Warren says withholding aid to Israel is ‘on the table’ to curb settlements
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Warren says withholding aid to Israel is ‘on the table’ to curb settlements

Top Democratic presidential contender says Jerusalem’s policies are moving it away from a two-state solution

Democratic Presidential Candidate Sen. Elizabeth Warren speaks during a town hall event on October 18, 2019 in Norfolk, Virginia. (Zach Gibson/Getty Images/AFP)
Democratic Presidential Candidate Sen. Elizabeth Warren speaks during a town hall event on October 18, 2019 in Norfolk, Virginia. (Zach Gibson/Getty Images/AFP)

Leading Democratic presidential candidate Elizabeth Warren on Sunday indicated the US could withhold aid to Israel to force it to halt construction in settlements.

Asked during a political event in Iowa on her position on making aid conditional on stopping settlement expansion, the Massachusetts senator said “everything is on the table.

The US provides Israel with some $3.8 billion in military assistance annually.

“Right now, [Israeli Prime Minister Benjamin] Netanyahu says he is going to take Israel in a direction of increasing settlements. That does not move us toward a two-state solution,” Warren said.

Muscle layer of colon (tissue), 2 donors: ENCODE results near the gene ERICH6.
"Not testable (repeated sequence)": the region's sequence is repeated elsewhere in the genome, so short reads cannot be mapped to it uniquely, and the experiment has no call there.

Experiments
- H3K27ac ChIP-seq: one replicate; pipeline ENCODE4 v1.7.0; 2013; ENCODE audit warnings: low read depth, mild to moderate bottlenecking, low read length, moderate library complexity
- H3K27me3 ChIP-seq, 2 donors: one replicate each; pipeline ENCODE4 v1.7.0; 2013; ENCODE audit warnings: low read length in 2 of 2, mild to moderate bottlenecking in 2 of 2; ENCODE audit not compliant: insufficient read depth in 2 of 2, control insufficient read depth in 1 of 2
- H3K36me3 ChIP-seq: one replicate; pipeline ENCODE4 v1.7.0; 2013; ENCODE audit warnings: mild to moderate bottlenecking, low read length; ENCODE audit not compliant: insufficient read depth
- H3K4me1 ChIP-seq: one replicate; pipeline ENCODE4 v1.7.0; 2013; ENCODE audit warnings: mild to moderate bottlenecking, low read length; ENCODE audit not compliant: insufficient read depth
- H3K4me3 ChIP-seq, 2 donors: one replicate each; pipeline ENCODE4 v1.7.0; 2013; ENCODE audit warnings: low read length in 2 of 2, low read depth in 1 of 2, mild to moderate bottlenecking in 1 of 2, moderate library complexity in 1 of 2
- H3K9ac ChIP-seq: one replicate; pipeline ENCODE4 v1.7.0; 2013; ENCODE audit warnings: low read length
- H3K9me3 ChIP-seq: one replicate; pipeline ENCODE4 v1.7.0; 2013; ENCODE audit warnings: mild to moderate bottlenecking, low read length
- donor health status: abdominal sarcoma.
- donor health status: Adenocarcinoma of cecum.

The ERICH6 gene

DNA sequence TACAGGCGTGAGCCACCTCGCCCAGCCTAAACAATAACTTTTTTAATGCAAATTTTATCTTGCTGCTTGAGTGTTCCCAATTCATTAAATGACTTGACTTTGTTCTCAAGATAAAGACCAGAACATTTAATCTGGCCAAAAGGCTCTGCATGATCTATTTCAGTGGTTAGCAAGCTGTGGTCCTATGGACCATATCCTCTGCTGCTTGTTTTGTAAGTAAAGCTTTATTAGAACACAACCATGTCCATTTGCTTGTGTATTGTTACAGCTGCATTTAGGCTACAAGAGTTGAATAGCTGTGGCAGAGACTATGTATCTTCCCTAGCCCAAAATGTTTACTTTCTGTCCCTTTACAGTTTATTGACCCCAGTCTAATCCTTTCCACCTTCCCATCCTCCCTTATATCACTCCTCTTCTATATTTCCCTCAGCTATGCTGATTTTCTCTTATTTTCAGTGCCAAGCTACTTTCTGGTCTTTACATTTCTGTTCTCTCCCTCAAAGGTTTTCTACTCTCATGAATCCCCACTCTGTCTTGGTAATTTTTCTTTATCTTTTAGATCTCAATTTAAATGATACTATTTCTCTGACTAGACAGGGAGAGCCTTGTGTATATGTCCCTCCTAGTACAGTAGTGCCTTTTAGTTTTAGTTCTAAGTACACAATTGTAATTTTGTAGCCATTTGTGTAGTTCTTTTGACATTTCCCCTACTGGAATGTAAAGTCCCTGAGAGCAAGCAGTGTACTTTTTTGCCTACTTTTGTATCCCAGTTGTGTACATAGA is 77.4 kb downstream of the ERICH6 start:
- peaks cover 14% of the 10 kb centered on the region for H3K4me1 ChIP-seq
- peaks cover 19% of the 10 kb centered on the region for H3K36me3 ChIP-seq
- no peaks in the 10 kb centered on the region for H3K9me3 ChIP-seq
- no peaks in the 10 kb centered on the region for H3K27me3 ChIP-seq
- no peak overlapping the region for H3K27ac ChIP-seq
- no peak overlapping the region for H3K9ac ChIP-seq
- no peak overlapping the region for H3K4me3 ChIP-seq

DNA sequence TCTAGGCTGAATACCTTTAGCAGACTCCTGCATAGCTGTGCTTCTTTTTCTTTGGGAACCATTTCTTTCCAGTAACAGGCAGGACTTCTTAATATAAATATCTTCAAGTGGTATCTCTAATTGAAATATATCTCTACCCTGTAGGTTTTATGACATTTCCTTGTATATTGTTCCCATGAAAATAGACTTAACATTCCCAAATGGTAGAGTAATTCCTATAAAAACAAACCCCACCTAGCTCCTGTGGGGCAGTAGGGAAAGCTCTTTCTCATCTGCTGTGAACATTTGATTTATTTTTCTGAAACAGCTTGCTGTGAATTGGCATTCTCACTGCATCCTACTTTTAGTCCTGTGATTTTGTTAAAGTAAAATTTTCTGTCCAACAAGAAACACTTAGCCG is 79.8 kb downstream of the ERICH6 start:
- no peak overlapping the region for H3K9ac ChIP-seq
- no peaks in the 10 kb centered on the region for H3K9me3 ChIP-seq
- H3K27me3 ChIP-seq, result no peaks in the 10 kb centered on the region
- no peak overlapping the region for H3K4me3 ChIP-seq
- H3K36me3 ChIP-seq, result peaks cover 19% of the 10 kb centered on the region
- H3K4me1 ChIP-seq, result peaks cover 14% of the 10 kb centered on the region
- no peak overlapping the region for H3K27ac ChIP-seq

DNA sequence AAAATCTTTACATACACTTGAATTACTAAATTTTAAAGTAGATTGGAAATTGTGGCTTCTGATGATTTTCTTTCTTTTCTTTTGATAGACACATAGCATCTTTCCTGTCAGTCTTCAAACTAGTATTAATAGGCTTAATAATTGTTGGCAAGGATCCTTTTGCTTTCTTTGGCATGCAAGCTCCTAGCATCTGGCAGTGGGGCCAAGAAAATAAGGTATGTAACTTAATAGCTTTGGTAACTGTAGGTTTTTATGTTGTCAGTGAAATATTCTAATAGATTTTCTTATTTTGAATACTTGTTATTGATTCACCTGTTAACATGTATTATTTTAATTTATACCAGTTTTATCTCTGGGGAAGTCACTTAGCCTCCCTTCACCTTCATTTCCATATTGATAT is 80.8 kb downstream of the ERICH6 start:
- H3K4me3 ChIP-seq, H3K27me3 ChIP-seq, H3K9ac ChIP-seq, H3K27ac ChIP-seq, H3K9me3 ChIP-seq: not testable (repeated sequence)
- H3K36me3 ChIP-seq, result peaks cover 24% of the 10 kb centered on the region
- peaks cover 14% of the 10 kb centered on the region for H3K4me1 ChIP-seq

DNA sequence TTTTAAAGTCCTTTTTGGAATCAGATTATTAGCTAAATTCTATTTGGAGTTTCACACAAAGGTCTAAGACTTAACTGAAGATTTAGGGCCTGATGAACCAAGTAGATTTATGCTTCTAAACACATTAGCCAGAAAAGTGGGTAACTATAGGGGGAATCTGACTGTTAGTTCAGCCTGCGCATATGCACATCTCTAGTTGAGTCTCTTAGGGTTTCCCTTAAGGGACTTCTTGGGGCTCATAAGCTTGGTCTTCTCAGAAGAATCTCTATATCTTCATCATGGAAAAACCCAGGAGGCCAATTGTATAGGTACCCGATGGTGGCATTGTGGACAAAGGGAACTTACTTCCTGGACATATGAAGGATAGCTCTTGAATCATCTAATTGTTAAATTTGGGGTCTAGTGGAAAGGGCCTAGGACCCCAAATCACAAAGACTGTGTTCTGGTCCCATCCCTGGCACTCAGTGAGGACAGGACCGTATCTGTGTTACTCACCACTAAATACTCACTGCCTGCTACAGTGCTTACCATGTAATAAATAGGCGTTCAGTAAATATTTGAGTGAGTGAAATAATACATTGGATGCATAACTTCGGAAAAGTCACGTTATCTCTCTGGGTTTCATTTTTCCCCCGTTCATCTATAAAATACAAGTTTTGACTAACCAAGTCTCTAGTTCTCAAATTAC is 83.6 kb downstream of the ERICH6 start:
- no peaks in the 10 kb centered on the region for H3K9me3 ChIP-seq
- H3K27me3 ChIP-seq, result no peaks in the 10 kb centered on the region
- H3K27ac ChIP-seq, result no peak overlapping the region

“It is the official policy of the United States of America to support a two-state solution, and if Israel is moving in the opposite direction, then everything is on the table,” she said, then repeated: “Everything is on the table.”

Warren is currently neck and neck with former vice president Joe Biden in polls ahead of the Democratic primaries, and has recently led in some surveys. She is seen as a more liberal, left-leaning candidate than Biden on many issues.

In June Vermont Senator Bernie Sanders, ranked third in the race, said he would “absolutely” consider dangling cuts to American aid to Israel in order to pressure Jerusalem.

However Sanders also said at the time that he would not make decisions that render Israel militarily vulnerable.

Military aid packages to Israel have steadily increased since the mid-1980s, when they were first offered, and are considered a linchpin of the US-Israel alliance. Few American lawmakers have challenged the handouts. In September 2016, then-president Barack Obama and Netanyahu signed a memorandum of understanding upping the figure from $3 billion annually to $3.8 billion annually for the next 10 years, despite frosty ties between the two.

The aid package is seen in Israel as key to helping it maintain its qualitative military edge over potential threats in the region.

Eric Cortellessa contributed to this report.

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